At home, everything that happened in the first 316 days was overshadowed by the last 50 days, due to a measure some people insist on spelling as demonisation. The end-of-the-year (2016) and the beginning-of-the-year (2017) riddles were the same: Is demonetisation good or bad? My answer is: That depends. That’s not hedging the bets. It’s only to say that your answer depends on whether you live in India or in Bharat. I use those terms in a completely secular way, using them only to indicate economic class.
If you belong to India, which means to an economic level guaranteeing you a fair degree of financial comfort, you will say demonetisation is good. That’s because you have credit and debit cards, Internet and phone banking, servants to stand in bank queues when you do need cash. You can also give your domestic staff many years’ salary in advance, put your money in your multiple bank accounts etc.
However, if you belong to Bharat, you have had it. Here you are daily-wage earners, pushing carts for a living or selling bananas or vegetables or doing masonry/carpentry and similar jobs on a day-to-day basis. If your “employer” says I have no cash to give, you give him credit, and survive on savings you do not have. “I will swipe my card to pay you”, the “employer” says, but you have never seen a swipe card machine, except in the movies. If you are a farmer, it’s infinitely worse. You have only heard of credit and debit cards, you do not have a bank account, and the middleman who buys your produce and exploits you royally even in normal times, does so even more now. All of us have seen photographs of mounds of vegetable which farmers could not sell, and had to throw out because they were rotting away. The incredible, scarcely believable thing about this is that the people of Bharat, the very same people who are the hardest hit because of demonetistion, still support Narendra Modi and the BJP, as recent local election results have shown.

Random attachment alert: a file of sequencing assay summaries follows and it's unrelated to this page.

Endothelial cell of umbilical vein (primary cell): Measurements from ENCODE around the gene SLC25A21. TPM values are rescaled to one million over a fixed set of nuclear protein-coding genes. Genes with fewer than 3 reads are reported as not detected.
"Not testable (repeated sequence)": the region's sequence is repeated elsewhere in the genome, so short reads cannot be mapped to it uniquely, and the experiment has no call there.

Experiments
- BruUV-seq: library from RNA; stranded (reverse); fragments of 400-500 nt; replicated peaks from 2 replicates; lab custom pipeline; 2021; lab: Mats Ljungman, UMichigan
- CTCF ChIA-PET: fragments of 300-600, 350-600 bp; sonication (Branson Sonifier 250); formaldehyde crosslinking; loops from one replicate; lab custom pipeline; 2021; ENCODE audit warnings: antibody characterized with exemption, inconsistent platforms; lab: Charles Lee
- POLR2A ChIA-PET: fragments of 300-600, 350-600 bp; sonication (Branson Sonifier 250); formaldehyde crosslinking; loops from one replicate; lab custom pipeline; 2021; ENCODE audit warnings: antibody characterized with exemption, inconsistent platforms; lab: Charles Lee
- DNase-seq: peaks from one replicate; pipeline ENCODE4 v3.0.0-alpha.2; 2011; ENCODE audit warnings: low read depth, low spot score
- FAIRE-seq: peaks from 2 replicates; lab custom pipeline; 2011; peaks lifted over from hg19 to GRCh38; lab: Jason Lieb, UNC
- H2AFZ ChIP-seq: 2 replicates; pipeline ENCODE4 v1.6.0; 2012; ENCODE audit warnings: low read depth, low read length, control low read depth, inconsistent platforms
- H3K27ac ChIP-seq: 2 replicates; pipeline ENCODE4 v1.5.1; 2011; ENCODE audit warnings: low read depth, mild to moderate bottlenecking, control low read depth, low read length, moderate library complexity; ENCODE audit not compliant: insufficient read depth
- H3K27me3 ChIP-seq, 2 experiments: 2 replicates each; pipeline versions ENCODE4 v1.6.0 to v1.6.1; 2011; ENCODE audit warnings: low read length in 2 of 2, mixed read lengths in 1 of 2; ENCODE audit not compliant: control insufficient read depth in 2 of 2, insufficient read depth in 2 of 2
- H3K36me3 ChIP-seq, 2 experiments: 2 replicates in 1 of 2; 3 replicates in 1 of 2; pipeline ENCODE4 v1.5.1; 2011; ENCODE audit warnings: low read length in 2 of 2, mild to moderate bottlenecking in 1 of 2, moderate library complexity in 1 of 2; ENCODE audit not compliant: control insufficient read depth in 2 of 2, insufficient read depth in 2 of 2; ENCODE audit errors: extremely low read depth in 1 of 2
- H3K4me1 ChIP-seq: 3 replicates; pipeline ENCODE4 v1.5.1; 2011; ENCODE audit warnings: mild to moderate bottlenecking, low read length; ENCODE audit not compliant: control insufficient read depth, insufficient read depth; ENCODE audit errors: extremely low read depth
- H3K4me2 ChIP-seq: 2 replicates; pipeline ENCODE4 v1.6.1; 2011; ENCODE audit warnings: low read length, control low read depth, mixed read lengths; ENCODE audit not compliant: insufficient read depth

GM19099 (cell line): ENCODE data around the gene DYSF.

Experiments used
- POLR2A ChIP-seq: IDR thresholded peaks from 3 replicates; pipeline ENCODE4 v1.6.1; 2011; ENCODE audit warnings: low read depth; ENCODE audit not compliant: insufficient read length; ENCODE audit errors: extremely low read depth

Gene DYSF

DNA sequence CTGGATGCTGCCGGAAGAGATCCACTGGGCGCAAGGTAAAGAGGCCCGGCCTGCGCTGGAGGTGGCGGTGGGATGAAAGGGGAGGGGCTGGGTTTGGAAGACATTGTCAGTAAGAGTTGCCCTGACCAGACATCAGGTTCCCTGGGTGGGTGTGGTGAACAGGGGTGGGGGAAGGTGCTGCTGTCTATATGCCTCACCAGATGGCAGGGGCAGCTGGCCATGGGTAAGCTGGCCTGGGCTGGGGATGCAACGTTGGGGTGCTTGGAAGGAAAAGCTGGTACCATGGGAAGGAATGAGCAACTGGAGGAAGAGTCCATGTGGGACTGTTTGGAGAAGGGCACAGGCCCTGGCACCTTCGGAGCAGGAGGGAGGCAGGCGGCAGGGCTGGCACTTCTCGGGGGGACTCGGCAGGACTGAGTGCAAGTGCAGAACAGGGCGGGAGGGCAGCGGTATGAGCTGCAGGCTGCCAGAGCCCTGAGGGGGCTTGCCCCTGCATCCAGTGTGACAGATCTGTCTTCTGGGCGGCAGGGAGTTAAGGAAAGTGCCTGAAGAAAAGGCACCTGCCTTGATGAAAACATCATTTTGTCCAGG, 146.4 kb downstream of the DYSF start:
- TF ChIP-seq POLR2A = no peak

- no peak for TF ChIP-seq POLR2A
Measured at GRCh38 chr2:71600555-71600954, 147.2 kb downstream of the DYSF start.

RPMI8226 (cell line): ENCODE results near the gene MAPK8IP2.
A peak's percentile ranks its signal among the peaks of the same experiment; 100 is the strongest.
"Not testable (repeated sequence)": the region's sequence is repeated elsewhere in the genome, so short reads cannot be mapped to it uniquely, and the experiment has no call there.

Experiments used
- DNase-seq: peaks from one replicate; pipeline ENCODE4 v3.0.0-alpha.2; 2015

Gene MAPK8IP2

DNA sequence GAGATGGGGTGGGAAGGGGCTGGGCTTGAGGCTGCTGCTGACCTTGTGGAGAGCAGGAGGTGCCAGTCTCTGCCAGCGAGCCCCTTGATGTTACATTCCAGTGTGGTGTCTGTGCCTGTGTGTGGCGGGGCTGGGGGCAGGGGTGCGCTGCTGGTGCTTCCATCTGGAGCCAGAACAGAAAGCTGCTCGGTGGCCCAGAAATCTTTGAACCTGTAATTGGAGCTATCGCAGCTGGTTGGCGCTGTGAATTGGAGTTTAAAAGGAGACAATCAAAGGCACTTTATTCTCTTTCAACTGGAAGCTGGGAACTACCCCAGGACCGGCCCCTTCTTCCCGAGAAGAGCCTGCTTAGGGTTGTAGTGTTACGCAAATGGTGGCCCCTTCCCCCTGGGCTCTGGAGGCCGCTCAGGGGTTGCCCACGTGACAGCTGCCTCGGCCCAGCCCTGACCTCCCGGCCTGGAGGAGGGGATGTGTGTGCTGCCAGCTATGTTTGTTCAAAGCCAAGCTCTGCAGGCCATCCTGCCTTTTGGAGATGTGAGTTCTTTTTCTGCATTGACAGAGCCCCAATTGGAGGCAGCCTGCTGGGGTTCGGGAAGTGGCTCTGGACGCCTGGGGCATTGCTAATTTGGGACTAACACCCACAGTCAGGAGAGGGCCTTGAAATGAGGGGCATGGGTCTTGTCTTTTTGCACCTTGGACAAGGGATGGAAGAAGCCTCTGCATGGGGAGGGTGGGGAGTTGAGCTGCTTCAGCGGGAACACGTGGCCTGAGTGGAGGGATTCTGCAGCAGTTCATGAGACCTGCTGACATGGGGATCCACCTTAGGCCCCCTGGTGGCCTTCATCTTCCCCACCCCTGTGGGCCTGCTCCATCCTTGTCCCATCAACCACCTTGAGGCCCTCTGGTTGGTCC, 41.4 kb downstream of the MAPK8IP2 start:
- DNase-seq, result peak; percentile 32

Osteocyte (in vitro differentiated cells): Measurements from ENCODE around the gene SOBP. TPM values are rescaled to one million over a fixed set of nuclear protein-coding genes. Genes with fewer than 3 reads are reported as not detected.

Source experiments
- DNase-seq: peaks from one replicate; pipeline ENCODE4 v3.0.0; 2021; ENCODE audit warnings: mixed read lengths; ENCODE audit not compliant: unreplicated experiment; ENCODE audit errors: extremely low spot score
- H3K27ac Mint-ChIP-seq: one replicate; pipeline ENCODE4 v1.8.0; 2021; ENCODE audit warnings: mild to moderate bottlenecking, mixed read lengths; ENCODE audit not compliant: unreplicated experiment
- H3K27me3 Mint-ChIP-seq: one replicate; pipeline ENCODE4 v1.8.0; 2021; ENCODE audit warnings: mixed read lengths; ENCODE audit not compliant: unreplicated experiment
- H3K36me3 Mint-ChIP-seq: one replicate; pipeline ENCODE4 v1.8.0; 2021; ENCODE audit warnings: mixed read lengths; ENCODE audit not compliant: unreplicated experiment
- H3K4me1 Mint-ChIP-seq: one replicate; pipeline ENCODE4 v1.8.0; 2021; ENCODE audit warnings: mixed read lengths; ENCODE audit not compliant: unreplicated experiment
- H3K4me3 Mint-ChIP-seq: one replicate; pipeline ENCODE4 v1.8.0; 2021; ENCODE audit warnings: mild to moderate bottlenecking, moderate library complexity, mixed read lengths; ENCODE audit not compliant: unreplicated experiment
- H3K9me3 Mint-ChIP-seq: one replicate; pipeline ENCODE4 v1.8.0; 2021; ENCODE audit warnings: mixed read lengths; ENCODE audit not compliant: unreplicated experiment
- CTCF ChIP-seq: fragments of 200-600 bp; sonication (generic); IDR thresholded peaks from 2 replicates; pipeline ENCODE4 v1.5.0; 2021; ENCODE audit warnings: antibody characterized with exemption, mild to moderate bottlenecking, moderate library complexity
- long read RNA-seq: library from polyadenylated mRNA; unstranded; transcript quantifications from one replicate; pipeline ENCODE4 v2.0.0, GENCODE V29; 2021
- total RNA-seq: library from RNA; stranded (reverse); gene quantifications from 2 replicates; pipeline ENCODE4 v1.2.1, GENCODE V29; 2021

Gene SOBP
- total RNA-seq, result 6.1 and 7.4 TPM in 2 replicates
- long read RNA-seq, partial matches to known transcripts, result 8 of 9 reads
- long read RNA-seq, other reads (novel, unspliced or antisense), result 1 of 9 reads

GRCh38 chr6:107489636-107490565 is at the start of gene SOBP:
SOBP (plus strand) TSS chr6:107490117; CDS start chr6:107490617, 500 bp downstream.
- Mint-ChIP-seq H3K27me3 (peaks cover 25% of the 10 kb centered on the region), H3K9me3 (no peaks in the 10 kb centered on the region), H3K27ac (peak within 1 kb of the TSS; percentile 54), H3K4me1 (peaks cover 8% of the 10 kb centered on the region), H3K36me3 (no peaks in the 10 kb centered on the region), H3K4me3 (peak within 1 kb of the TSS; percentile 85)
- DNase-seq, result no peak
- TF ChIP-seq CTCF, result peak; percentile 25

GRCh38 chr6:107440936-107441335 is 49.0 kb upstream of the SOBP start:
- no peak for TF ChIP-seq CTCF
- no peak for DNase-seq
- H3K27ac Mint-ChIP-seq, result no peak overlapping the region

So, then, we have three inexplicable consequences of actions taken in 2016: Brexit, Mr Trump and demonetisation, the results of all three springing a big surprise for those who think that human beings, by and large, behave in a logical and rational manner. The only possible answer is that in a fraught, uncertain world, the average person is looking for a movement, a near revolution. Brexit and Mr Trump provide that in their constituency; in ours, people — especially of Bharat — who face corruption in small, medium and large ways in everything they do, think that Mr Modi’s measure will overnight rid India of this evil.
That it won’t, will tie in with the failures that Brexit and Mr Trump will bring to the UK and the US. And that, ladies and gentlemen, is what we have to look forward to in 2017.